Winter brought cold cash to BGE

April 21, 1994|By Ross Hetrick | Ross Hetrick,Sun Staff Writer

Also yesterday, the headline on a story about Baltimore Gas and Electric Co. incorrectly stated the percentage increase in the company's revenue. Net income increased 24.8 percent during the company's first quarter. Revenue increased 9.4 percent for the period.

+ The Sun regrets the errors.

Pushed to its limits by the punishing winter storms, the Baltimore Gas and Electric Co. got its payoff with a 24.8 percent increase in first-quarter net income, to $82.1 million, the company announced yesterday.

"The increased revenues were caused by higher-than-normal sales during this unusually cold winter," said BGE Chairman Christian H. Poindexter at the company's annual meeting in downtown Baltimore.

FOR THE RECORD - CORRECTION

However, he said the higher revenues were partially offset by the cost of repairing damage caused by the storm.

The improvement in first-quarter results was primarily attributed

a 6 percent increase in electricity sales, with residential sales up 12 percent and business sales up 2 percent.

Gas sales were essentially flat, because an 8 percent spike in residential sales was offset by a 6 percent drop for businesses.

In other matters, Mr. Poindexter was barraged with questions at the annual meeting about the company's expansion into kitchen remodeling and other businesses and about the recently completed reduction in its work force.

He also announced an unprecedented agreement with Bethlehem Steel Corp. that will ensure that the steelmaker will remain BGE's largest customer for the coming decade.

Stockholders attending the meeting were greeted by about a dozen pickets outside the Sheraton Inner Harbor Hotel attacking the company for expanding into kitchen remodeling and other nonutility businesses and competing with small-business owners.

"Currently, you are trying to devastate the mom-and-pop companies of Maryland," said Larry LeDoyen, chairman of the Maryland Alliance for Fair Competition, a group that is challenging BGE's expansion plans before the Maryland Public Service Commission.

Mr. Poindexter defended the company's efforts, saying the new ventures employ independent contractors, who have received a total of $100 million annually from BGE in past years.

"As far as trying to put people out of business, that is far from the truth," he said.

Mr. Poindexter was also questioned about the use of contractors in other parts of the company.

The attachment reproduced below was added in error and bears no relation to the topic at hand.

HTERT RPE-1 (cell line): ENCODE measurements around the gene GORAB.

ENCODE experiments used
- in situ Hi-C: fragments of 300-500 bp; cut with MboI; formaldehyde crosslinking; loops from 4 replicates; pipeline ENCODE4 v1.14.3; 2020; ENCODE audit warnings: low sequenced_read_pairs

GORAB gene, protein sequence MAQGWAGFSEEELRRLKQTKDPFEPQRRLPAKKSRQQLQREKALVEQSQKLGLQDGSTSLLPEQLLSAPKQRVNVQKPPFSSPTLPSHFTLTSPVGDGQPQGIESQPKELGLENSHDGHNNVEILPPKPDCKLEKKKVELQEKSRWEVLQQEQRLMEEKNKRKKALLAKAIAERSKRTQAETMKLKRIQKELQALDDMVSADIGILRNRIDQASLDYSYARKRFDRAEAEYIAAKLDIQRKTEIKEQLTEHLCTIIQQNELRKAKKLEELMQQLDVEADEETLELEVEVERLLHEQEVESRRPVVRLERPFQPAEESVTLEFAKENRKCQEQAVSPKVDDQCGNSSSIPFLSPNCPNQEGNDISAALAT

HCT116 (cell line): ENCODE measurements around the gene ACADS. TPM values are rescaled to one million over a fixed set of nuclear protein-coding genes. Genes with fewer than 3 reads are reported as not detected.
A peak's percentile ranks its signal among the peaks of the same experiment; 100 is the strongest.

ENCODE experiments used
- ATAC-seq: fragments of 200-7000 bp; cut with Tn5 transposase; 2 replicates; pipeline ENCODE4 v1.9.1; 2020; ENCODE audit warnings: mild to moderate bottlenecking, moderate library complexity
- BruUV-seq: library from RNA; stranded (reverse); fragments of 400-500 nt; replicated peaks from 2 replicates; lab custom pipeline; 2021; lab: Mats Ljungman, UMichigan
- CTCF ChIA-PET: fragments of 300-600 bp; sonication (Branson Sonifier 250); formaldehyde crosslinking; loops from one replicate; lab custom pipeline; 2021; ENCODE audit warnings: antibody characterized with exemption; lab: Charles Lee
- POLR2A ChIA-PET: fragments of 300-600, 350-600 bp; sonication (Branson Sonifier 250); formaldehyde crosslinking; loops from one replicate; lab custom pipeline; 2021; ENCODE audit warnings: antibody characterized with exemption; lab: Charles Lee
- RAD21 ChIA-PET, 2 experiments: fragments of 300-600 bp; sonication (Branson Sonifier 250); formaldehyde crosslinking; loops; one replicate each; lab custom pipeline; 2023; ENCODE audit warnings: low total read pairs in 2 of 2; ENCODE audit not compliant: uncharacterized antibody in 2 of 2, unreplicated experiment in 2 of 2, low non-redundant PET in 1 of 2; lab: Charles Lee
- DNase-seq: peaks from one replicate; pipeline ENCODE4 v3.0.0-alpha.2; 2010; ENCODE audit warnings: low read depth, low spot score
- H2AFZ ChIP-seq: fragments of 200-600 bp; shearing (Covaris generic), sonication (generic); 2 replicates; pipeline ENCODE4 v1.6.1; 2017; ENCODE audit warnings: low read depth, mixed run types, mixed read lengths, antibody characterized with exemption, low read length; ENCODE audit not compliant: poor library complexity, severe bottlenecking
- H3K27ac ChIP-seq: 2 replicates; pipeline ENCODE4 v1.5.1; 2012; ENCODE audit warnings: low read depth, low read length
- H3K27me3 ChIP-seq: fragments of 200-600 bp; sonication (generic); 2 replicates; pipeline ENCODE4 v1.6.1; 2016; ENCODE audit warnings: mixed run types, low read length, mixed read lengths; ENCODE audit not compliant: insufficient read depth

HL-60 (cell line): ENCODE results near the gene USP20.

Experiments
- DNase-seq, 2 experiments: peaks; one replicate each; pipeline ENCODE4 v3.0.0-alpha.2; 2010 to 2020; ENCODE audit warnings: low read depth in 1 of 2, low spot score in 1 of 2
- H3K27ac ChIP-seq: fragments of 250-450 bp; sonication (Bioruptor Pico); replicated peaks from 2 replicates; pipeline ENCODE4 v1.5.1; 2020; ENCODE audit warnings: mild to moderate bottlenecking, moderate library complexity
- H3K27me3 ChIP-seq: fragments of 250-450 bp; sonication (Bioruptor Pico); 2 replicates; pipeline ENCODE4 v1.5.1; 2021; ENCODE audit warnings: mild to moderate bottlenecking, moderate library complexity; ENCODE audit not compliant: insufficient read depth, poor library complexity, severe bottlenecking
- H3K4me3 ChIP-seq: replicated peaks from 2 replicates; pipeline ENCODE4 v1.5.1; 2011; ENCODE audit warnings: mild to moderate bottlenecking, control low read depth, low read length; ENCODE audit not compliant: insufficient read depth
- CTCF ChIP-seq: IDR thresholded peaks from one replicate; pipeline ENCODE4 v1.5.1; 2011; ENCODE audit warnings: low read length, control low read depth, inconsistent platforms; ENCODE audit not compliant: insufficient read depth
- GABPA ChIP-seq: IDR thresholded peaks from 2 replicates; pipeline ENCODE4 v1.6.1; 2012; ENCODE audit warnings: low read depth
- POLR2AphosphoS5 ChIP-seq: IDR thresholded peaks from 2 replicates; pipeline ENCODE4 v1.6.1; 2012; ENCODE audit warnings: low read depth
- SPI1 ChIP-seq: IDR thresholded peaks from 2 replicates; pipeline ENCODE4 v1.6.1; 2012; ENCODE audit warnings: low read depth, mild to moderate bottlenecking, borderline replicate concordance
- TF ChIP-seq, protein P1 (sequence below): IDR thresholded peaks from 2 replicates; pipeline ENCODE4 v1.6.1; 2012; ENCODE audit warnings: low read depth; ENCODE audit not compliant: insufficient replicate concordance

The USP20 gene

A BGE worker who had her job eliminated and who is now in the company's job placement program complained that the utility seems to be using independent contractors to replace full-time workers.

"If you can train them [contractors], why can't you train us?" asked Patricia Joyce, a former data control clerk who worked for 22 years at BGE.

Mr. Poindexter said the company uses contractors for short-term needs that do not require permanent workers.

Much of the speech to about 600 stockholders concerned the increasingly competitive utility market, where traditional utilities are being challenged by rivals for the right to supply power to industrial electrical users.

"Many of our largest customers are being courted by other energy companies," Mr. Poindexter said.

But BGE has managed to secure its largest customer, Bethlehem Steel's Sparrows Point steel mill and shipyard, with a year confidential agreement, which was approved by the Maryland Public Service Commission yesterday.

Bethlehem buys $24 million worth of electricity, or 4 percent of the utility's output. Under the agreement, Bethlehem agrees to continue buying electricity from BGE rather than building additional generation facilities.

Without Bethlehem's purchases, rates for residential users would go up, Mr. Poindexter noted.

But Mr. Poindexter said he did not know how much other !B ratepayers will have to pay to subsidize the break given Bethlehem; he said the company would try to hold rates steady for the "foreseeable future."

However, some effect on the residential rate payers is "inevitable," according to PSC Chairman Frank O. Heintz. "How it washes out, you can't know until the next rate case," he said. Yet, he said, the agreement "appears to be the best deal at the right time."

Baltimore Gas and Electric Co. .. ..Ticker.. .. .. . Yesterday's

.. .. .. .. .. .. .. .. .. .. ... .. Symbol.. .. .. ..Cls. ..Chg.

.. .. .. .. .. .. .. .. .. .. .. .. .BGE .. .. .. .. 23 7/8 .. ..+ 5/8

Period ended

3/31/94 .. .. .. .. .... . 1st qtr. .. ... Year ago . .Chg.

Revenue .. .. .. .. .. .. .$748,275. .. .. $683,825 . +9.4%

Net Income .. .. .. .... ..$82,145. .. ... $65,796 . +24.8%

Primary EPS.. .. .. .... .. $0.49. .. .. .. $0.38 ... +28.9%

Figures in thousands (except per share data.)

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